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NCJRS Abstract

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NCJ Number: 225323 
Title: Fingerprint Sourcebook-Chapter 3: Embryology, Physiology, and Morphology of Friction Ridge Skin
Author(s): Kasey Wertheim
Date Published: 2011
Page Count: 26
Sponsoring Agency: National Institute of Justice (NIJ)
Washington, DC 20531
National Institute of Justice/NCJRS
Rockville, MD 20849
NCJRS Photocopy Services
Rockville, MD 20849-6000
Sale Source: National Institute of Justice/NCJRS
Box 6000
Rockville, MD 20849
United States of America

NCJRS Photocopy Services
Box 6000
Rockville, MD 20849-6000
United States of America
Document: PDF
Type: Instructional Material; Issue Overview
Format: Book Chapter
Language: English
Country: United States of America
Annotation: This chapter integrates references that address small facets of the underlying biology of friction ridge skin, so that latent fingerprint examiners can use this chapter as a single reference for understanding why friction ridge skin is unique and persistent for each individual.
Abstract: The basis for persistence in friction ridge skin is found in morphology and physiology, which have determined that the epidermis faithfully reproduces the three-dimensional ridges due to physical attachments and constant regulation of cell proliferation and differentiation. On the other hand, embryology explains why friction ridge skin is unique for each individual. This is the focus of the chapter. The unique features of the skin are established between approximately 10 ½ and 16 weeks estimated gestational age (EGA) due to developmental patterns. During growth, signal substances are partitioned into different daughter cells, endowing them with distinct developmental instruction. The embryo is pre-patterned to continue developing with unique cell orientation. The chapter explains late embryological development (3-8 weeks EGA); fetal growth (9-12 weeks EGA); second trimester; and third trimester. This is followed by a section on limb development, with attention to the hands and friction ridge development. The differentiation of the friction ridge skin is explained in detail, including primary ridge formation and the propagation of secondary ridge formation. This is followed by an explanation of pattern formation. A section on genetics addresses genetic diversity and friction ridge skin, with attention to relevant familial studies. Causes of the uniqueness of friction ridge skin for each individual are summarized under the concept of “developmental noise," which pertains to the myriad of random forces that are themselves influenced by a seemingly infinite number of factors. Extensive figures and approximately 80 references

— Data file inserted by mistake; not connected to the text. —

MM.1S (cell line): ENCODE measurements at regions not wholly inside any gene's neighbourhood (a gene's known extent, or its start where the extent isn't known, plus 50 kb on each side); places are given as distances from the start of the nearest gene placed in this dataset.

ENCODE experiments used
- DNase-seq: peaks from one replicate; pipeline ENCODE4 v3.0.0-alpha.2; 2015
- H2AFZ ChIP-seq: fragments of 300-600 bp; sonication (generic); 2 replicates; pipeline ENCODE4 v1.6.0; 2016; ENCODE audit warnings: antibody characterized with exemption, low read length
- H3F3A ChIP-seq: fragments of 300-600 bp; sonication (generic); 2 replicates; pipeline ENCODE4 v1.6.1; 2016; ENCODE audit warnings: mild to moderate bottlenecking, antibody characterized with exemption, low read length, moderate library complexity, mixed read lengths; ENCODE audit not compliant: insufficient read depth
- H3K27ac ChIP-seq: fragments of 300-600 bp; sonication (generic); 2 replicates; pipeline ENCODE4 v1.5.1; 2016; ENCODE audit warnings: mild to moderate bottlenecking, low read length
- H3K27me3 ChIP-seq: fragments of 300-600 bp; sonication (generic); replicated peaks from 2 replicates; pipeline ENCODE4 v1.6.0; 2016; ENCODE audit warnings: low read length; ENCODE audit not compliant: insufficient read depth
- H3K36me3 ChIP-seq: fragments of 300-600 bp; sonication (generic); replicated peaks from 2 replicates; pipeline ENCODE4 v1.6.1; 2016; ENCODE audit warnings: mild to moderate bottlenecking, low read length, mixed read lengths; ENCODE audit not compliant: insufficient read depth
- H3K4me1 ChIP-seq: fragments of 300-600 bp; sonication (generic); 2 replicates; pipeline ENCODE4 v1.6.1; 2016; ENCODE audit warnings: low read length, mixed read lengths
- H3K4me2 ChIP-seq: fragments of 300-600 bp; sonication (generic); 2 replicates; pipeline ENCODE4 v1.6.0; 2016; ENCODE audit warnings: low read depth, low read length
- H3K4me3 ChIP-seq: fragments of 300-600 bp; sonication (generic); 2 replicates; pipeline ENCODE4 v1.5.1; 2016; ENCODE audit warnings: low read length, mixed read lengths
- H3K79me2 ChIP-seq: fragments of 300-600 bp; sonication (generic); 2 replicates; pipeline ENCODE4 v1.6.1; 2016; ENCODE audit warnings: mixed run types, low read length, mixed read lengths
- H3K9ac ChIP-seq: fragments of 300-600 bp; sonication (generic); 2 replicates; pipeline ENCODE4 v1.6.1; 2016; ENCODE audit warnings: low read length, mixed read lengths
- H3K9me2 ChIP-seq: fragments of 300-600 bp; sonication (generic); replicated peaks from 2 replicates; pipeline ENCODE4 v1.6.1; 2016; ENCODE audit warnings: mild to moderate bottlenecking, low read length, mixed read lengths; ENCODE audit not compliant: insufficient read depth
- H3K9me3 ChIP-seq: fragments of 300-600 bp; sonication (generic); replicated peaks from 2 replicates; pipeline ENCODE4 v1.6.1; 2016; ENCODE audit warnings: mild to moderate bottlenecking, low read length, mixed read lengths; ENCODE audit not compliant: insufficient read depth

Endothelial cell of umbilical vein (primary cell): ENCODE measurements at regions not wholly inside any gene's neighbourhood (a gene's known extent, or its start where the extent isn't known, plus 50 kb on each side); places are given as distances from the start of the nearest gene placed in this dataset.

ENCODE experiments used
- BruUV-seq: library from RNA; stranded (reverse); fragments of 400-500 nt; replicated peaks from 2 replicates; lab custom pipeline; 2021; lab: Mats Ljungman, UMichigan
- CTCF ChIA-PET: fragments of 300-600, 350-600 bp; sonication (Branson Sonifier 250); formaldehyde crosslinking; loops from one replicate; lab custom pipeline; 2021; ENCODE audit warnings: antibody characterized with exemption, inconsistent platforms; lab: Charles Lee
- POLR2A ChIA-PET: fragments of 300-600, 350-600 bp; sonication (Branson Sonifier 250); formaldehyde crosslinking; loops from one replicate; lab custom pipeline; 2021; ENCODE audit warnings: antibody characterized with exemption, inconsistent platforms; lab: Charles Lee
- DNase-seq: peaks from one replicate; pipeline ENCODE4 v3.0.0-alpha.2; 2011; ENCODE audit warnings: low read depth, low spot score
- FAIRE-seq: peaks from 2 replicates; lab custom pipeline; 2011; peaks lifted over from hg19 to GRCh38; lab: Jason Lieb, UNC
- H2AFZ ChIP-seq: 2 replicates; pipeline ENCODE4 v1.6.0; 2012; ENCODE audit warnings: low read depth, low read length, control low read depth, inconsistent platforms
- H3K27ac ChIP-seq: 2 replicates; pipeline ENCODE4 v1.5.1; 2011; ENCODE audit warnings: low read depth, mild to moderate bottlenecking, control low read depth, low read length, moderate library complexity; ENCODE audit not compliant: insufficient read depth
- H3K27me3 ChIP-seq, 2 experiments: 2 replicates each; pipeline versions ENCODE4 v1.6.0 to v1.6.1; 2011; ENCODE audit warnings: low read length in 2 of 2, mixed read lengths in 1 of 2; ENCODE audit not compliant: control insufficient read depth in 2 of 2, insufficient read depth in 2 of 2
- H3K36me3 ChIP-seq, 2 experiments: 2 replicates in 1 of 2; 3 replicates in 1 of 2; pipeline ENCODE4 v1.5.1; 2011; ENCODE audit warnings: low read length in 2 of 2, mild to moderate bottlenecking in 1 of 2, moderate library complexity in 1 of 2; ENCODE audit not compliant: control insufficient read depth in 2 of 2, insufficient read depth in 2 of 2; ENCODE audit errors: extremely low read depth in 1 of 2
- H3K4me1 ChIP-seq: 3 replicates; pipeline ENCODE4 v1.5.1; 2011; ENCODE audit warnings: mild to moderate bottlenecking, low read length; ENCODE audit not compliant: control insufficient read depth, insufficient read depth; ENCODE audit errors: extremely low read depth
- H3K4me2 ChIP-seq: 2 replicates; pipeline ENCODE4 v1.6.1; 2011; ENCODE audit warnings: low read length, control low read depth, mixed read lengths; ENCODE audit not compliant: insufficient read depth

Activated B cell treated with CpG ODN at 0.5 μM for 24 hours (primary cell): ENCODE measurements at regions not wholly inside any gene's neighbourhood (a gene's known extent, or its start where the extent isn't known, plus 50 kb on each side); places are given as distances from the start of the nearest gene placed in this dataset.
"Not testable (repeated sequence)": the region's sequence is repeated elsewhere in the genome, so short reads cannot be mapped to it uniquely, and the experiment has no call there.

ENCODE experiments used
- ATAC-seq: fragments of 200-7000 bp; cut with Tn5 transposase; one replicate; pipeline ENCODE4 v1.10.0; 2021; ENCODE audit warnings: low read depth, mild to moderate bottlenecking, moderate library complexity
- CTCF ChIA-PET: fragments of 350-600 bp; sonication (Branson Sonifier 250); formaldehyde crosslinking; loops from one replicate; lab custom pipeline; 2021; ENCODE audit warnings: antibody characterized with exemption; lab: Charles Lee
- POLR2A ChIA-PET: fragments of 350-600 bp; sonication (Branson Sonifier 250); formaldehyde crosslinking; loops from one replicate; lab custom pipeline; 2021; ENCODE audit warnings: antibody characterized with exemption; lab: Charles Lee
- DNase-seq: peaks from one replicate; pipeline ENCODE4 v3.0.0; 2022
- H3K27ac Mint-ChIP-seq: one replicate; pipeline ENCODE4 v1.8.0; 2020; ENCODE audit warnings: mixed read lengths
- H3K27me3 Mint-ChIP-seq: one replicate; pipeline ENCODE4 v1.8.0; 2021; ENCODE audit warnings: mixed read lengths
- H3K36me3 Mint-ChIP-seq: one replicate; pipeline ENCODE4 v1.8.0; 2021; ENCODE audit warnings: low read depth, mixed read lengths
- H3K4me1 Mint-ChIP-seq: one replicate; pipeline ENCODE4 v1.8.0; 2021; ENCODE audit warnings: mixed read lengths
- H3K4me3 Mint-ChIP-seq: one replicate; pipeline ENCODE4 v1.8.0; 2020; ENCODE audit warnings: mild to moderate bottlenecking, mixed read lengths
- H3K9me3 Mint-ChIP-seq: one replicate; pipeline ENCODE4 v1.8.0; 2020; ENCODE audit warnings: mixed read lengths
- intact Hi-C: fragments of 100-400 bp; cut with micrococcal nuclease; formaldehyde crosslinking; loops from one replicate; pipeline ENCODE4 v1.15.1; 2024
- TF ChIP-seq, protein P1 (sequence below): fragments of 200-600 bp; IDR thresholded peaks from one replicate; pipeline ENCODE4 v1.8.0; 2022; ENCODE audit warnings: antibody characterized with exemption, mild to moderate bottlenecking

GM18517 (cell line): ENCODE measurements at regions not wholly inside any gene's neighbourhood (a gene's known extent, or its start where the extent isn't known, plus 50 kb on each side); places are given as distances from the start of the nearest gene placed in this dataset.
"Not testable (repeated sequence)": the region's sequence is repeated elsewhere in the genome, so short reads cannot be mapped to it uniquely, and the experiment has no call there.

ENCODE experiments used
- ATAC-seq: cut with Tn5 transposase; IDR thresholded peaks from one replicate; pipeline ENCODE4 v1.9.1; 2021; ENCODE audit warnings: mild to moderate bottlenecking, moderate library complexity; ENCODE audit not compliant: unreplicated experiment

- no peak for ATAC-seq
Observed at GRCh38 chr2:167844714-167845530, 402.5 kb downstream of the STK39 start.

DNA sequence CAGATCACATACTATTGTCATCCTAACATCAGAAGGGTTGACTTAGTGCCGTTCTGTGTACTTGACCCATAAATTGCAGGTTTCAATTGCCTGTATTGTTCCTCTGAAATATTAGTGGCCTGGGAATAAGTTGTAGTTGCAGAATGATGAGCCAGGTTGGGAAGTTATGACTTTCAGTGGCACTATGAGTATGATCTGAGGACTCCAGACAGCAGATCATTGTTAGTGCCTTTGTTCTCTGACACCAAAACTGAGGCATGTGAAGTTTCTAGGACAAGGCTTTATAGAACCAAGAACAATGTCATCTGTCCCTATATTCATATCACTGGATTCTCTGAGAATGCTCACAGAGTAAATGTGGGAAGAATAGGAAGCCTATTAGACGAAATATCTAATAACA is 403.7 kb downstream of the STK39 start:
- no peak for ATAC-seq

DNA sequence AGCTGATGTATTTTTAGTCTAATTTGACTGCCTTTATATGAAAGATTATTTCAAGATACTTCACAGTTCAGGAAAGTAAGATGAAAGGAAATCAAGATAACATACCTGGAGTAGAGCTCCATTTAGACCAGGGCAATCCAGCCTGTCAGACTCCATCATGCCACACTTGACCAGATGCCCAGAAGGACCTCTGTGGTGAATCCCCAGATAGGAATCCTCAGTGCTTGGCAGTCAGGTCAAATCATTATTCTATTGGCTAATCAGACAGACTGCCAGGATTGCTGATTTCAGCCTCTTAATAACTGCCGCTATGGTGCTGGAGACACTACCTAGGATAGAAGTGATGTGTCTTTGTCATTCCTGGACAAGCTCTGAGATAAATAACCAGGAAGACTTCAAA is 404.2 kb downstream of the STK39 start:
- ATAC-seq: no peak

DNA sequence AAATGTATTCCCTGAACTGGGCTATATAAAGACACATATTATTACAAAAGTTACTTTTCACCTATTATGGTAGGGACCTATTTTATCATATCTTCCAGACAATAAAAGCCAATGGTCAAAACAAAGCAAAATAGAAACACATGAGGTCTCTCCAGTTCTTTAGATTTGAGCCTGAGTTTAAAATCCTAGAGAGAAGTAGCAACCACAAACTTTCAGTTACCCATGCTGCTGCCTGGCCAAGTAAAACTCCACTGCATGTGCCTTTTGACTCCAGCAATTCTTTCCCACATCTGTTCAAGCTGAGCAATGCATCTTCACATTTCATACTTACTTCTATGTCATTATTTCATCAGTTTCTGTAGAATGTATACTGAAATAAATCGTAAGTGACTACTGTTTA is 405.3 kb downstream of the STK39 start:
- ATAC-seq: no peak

Main Term(s): Criminology
Index Term(s): Biological influences; Fingerprints; Forensic science training; Forensic sciences; Latent fingerprints; Suspect identification
Note: See NCJ 225320 for the complete Fingerprint Sourcebook.
To cite this abstract, use the following link:
http://www.ncjrs.gov/App/publications/abstract.aspx?ID=247303

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